The Second Disc

Expanded and Remastered Music News

Archive for March 1st, 2011

Back Tracks: Aerosmith, Part II – The Geffen Years and Beyond

with 8 comments

Way back in January we did a Back Tracks feature on Aerosmith’s Columbia discography, just as Steven Tyler was beginning to crazy it up on American Idol. However, since then Tyler has become a solid asset for Idol fans, and it wouldn’t be surprising if the end of the show’s current season didn’t dovetail into some sort of Aerosmith resurgence.

With that in mind, let’s take a look from where we left the band in the last Back Tracks special. 1982’s Rock in a Hard Place saw original guitarists Joe Perry and Brad Whitford gone (Whitford appeared on one track), Tyler almost irreparably strung out and the music taking a nosedive. Nonetheless, the group continued to tour, and had something toward success when, in 1984, Perry and Hamilton reunited with the band. A resultant tour, Back in the Saddle, was a moderate success tempered by the fact that the band hadn’t released a new album in several years, and the band were still battling their substance-based demons.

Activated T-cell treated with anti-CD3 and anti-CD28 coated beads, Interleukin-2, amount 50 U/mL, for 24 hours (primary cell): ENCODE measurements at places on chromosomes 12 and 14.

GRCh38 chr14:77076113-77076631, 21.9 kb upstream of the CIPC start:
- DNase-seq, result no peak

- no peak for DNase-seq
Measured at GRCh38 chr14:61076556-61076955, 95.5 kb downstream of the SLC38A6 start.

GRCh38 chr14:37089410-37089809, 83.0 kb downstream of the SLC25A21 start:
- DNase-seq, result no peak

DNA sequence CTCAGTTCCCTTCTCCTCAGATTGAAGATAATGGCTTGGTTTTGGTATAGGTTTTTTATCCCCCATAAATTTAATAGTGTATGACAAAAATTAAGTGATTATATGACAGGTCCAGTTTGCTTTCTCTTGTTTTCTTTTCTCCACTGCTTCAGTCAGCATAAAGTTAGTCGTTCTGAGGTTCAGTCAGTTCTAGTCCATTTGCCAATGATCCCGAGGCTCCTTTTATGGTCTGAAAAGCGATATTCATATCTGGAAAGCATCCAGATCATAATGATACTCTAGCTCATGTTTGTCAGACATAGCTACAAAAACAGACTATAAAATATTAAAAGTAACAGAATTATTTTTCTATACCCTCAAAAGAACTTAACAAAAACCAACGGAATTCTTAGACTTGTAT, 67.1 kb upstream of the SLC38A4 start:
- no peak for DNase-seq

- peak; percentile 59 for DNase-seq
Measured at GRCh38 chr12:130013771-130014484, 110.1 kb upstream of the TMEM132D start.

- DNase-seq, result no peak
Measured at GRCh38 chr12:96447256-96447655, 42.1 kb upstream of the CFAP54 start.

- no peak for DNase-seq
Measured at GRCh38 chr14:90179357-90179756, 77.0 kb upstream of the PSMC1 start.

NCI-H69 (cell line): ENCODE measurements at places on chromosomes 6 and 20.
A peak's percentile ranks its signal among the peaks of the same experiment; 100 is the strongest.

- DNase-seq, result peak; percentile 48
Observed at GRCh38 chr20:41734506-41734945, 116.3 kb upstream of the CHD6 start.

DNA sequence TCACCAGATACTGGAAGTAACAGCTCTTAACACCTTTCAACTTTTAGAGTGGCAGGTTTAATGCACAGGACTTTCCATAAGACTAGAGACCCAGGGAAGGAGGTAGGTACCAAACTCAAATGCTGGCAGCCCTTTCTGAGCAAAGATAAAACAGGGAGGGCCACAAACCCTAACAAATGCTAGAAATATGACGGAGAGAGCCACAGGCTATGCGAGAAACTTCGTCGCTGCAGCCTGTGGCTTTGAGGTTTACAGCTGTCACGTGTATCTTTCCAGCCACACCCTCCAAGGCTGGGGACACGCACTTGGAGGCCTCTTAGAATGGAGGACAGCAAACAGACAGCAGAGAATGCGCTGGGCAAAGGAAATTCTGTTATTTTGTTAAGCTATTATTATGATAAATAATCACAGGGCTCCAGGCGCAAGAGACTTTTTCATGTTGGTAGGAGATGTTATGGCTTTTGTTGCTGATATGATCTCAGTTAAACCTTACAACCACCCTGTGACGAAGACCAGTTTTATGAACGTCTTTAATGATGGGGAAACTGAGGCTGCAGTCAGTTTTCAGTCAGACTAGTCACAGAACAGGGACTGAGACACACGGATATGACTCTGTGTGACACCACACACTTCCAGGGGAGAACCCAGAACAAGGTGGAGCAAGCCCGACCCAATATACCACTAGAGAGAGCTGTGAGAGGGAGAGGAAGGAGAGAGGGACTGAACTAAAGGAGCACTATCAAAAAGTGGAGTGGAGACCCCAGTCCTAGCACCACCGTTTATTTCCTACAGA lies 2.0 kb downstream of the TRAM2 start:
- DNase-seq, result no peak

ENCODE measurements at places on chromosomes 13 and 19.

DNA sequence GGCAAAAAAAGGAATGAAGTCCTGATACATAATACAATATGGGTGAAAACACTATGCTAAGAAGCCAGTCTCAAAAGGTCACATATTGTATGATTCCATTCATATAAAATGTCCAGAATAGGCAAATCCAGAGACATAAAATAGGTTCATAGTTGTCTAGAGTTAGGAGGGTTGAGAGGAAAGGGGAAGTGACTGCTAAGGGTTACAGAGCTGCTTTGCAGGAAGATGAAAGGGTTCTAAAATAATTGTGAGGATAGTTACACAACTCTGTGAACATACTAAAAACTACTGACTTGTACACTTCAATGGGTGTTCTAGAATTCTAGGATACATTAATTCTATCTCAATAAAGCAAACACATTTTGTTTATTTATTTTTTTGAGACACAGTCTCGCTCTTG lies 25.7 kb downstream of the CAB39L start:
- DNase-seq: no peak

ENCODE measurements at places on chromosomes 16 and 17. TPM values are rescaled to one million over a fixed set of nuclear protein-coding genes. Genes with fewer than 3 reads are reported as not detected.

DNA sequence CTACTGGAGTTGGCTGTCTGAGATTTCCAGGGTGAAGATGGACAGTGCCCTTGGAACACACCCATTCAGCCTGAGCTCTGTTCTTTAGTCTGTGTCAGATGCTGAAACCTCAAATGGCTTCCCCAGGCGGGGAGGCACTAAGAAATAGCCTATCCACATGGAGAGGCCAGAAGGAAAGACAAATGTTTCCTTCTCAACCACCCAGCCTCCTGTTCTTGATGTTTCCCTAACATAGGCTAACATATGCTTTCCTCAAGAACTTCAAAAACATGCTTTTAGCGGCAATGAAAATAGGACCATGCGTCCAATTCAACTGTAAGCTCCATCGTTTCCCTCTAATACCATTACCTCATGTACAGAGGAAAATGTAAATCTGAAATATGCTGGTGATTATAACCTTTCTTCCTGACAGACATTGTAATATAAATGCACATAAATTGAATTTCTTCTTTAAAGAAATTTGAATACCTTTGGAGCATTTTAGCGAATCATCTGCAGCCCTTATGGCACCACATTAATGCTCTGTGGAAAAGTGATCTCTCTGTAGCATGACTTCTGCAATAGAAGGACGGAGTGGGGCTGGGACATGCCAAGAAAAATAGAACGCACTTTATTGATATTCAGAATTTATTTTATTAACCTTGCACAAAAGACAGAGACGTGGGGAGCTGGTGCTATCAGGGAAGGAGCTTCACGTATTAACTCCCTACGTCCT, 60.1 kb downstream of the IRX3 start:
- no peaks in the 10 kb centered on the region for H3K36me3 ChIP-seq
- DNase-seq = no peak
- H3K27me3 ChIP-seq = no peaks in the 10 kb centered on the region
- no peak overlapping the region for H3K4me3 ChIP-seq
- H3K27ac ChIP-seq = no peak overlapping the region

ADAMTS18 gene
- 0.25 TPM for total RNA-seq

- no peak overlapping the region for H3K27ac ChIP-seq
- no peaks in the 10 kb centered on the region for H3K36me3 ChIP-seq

Things were only looking so good for the band. But they’d about to reach a second plateau of success that most bands can only dream of.

Read the rest of this entry »

Written by Mike Duquette

March 1, 2011 at 17:31

La-La Land Boards “Money Train”

leave a comment »

The newest scores to order from La-La Land are from films both old and new: Mark Mancina’s score to Money Train (1995) and Abel Korzenlowski’s soundtrack to Copernicus’ Star (2009).

Money Train was an action-comedy flick starring Wesley Snipes and Woody Harrelson as New York City two transit cops. The film was not a success, but is known for being one of the earliest mainstream appearances of Jennifer Lopez and its killer action score by Mark Mancina, who at the time was making quite a mark on the genre (the score was squeezed between his excellent soundtracks for Speed and Twister). This is the music’s first release, and will be presented in a 3,000 unit limited edition featuring liner notes by film music writer Daniel Schweiger.

The other film represented in the batch is Copernicus’ Star, a Polish animated feature about the life of Nicolaus Copernicus, the Dutch astronomer whose contribution to science – the definitive model of a solar system with the sun, not Earth, at its center – kickstarted a scientific revolution of unmatched magnitude. Korzenlowski, whose recent work includes the Golden Globe-nominated score to 2009’s A Single Man, composed this score, a solid, moving orchestral affair. This set will be limited to 1,000 copies.